Joan and I originally planned a four-day backpacking trip to an archaeologically rich but lightly visited area.
The problem? The weather forecast called for a full day of rain and sleet turning into snow at night. While we certainly do not mind these types of conditions overall, it can be a sloppy mess. Especially when driving on equally muddy roads where the chances of becoming stuck become high.
So we modified our plans. We’d spend four days in The Needles District of Canyonlands National Park with two days spent backpacking and two days of hiking based out of the first-come, first-served (in winter) Needles campground.
The backpacking portion saw us seeing a canyon we both know well and seeing sites new to us.
As we made our way down the main canyon, we could not believe the prediction of snow on the way. The temperate weather, blue skies, and warm sunshine belied the storms we could see building upon the far horizon.
We found a suitable place in the main canyon and set up camp. From this base, we’d see some places new to us.
Down some side canyons, we saw panels that aren’t readily discernible when staying along the main travel route.
The highlight meant going into an alcove with some astounding acoustics.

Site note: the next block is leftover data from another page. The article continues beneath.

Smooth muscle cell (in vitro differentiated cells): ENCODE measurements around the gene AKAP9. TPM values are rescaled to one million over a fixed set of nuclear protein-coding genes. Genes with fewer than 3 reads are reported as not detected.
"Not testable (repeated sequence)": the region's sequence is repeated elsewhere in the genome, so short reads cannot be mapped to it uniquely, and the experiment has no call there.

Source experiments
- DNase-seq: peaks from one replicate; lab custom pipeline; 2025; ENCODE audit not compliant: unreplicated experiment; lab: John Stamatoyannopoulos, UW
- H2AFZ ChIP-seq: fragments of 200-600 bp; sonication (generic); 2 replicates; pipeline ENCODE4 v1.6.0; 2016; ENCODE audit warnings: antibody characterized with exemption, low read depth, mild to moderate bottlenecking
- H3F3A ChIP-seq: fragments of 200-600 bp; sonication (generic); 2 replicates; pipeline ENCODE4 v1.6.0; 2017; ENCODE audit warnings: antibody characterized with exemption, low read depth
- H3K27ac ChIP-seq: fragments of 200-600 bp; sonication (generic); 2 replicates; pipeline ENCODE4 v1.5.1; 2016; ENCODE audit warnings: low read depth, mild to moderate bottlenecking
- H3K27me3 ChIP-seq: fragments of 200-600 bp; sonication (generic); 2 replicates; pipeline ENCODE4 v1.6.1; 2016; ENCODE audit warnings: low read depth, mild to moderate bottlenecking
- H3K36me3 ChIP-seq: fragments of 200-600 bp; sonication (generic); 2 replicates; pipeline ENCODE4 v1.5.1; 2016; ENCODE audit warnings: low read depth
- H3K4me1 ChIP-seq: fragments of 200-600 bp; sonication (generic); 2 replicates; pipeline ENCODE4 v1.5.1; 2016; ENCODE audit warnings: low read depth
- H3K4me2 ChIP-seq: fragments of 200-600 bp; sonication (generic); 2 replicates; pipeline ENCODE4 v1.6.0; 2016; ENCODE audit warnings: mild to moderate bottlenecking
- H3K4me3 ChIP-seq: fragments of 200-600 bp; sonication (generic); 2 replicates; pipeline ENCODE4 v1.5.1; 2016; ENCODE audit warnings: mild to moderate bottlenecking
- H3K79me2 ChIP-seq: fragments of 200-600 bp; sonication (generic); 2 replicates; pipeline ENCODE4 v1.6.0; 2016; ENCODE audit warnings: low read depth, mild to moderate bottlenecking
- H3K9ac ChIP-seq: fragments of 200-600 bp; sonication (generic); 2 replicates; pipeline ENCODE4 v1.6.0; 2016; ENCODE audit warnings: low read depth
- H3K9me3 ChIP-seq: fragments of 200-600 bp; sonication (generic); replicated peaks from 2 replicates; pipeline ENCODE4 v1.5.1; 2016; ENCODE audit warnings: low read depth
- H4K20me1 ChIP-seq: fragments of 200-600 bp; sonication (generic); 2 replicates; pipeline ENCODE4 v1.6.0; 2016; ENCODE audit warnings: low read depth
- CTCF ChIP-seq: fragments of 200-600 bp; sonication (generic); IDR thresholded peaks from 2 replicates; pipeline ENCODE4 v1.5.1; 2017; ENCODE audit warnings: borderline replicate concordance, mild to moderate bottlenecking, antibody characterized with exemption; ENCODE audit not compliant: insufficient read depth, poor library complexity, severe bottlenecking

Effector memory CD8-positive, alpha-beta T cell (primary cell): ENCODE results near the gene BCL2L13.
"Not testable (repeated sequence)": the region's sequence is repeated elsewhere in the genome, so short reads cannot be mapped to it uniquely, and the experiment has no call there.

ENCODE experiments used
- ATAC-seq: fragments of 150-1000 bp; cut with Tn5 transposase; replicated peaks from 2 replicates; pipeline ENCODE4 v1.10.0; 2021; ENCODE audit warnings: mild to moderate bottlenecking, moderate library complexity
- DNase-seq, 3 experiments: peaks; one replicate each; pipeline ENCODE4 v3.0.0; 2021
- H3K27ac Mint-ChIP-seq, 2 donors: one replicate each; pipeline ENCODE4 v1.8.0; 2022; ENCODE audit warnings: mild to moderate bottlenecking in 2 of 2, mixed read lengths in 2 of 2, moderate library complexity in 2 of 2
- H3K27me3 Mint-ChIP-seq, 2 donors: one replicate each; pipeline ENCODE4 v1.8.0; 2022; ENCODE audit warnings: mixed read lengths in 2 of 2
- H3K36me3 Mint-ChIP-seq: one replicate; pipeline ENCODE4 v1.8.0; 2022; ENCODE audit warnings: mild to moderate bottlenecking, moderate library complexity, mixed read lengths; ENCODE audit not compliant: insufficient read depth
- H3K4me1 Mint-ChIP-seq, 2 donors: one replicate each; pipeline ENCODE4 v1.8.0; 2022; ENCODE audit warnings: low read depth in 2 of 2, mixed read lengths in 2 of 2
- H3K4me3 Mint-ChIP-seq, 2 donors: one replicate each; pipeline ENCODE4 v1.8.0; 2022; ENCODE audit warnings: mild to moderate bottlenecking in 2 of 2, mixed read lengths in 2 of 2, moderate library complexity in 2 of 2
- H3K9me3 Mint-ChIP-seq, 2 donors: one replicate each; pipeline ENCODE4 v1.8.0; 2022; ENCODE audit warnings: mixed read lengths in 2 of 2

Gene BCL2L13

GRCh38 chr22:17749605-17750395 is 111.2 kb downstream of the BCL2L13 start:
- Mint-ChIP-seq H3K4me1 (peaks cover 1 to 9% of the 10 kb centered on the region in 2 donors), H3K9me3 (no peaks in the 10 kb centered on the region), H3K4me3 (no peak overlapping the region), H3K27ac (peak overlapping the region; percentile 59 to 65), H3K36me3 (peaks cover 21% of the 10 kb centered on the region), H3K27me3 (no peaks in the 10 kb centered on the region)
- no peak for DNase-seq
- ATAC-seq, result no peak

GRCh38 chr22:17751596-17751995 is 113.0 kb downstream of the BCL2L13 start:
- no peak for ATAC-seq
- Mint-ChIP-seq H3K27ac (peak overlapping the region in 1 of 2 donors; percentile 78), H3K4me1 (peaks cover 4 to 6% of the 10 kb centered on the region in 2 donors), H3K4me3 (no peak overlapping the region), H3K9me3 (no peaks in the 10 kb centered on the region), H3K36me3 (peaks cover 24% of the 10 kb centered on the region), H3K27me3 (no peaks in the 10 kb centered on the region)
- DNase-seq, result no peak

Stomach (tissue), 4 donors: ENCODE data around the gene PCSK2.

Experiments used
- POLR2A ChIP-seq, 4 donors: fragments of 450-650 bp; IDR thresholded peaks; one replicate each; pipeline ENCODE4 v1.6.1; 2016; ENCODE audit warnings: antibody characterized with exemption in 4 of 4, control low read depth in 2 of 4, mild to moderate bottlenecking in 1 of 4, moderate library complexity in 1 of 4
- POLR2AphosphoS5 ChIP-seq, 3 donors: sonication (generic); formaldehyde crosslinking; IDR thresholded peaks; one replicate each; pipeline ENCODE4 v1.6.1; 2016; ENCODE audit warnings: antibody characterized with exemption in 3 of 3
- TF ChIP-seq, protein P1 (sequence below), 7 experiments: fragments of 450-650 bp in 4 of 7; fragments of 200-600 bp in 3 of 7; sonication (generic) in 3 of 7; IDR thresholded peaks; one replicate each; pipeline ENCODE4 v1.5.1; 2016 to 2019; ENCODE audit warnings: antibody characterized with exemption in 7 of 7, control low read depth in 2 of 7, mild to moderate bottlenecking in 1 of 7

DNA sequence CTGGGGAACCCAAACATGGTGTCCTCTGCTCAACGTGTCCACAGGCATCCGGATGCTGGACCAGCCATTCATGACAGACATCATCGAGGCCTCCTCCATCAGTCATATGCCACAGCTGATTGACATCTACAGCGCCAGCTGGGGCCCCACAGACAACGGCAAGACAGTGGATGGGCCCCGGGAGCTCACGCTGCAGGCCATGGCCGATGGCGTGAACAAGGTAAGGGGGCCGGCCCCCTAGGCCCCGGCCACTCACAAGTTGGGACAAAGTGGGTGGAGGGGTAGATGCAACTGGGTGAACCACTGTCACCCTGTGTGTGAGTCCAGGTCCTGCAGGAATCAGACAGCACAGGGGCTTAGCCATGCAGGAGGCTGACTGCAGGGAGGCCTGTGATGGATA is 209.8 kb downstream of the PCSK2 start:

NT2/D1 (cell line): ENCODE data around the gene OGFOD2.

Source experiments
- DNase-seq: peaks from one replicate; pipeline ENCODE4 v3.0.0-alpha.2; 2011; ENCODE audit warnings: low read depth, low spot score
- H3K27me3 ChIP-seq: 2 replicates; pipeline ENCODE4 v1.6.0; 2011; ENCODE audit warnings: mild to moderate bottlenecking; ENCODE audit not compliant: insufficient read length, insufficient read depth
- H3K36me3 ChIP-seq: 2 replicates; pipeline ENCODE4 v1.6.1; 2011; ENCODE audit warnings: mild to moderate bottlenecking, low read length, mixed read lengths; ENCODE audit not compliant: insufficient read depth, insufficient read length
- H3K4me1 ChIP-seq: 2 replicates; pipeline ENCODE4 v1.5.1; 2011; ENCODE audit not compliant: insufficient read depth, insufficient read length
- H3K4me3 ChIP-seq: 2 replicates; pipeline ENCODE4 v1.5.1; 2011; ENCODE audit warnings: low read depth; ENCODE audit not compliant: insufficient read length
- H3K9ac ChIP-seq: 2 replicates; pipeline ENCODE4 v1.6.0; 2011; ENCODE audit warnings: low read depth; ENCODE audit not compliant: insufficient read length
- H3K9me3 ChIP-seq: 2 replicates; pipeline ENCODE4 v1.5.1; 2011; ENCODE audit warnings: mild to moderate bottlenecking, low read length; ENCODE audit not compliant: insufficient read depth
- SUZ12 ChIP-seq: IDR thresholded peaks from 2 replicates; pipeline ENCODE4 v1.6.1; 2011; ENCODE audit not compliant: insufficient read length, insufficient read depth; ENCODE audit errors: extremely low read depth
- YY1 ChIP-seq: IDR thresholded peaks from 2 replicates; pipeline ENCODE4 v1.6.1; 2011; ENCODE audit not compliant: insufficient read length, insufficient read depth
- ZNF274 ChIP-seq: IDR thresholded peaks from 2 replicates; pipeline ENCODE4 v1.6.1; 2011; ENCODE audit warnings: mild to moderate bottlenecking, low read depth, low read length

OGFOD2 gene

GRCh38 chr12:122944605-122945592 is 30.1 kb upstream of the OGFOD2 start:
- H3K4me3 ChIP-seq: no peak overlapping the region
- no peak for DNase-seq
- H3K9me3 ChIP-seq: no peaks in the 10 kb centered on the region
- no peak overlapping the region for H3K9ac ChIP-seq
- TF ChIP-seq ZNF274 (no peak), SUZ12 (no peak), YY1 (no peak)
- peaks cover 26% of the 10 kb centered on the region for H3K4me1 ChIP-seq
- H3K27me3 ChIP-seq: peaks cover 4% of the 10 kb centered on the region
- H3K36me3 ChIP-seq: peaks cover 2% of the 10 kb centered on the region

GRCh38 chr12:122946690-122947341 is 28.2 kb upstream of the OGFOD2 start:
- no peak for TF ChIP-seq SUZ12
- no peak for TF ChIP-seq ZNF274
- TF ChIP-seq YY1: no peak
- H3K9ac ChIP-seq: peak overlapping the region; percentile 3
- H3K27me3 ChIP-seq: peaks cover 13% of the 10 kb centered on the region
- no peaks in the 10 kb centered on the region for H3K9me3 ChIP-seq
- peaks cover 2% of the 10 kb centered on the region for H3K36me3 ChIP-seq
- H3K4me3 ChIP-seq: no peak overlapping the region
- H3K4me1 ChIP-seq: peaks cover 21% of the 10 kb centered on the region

And high up on the wall, a striking blue panel of Ancestral Pueblo faces.
Across the canyon wall, and after another scramble, you can look from a kiva to the panels across the canyon floor.
The following morning we did a leisurely hike out, drove to The Needles campground, and found a spot overlooking places where we’ve hiked in the past few weeks.
Not long after setting up our rain shelter for the truck, the sleet came down, and we hunkered in for the night.
Some hot drinks and looking over our maps and guidebooks gave us some ideas for the following two days.
By morning the evening snow mainly melted. And a cold but sunny day greeted us for the day’s walk.
The sunset from camp did not disappoint, either.
The last day of hiking saw more weather starting to roll in. But a perfect day to walk in a lightly visited canyon with more Ancestral Pueblo structures and a lesser-known “Cowboy Cave” that dates back to at least the 1890s regarding ranching use.
Often the different eras mingling next to each other. People enjoy sleeping in warm and dry alcoves regardless of the culture or year.
And other signs that perhaps humor has not changed among young and (probably) bored men:
No matter how many times we come to The Needles, there’s always more to see, do, and remember. I think we could be here twenty years, and we won’t see all there is to see.
I look forward to putting that assertion to the test in the years to come.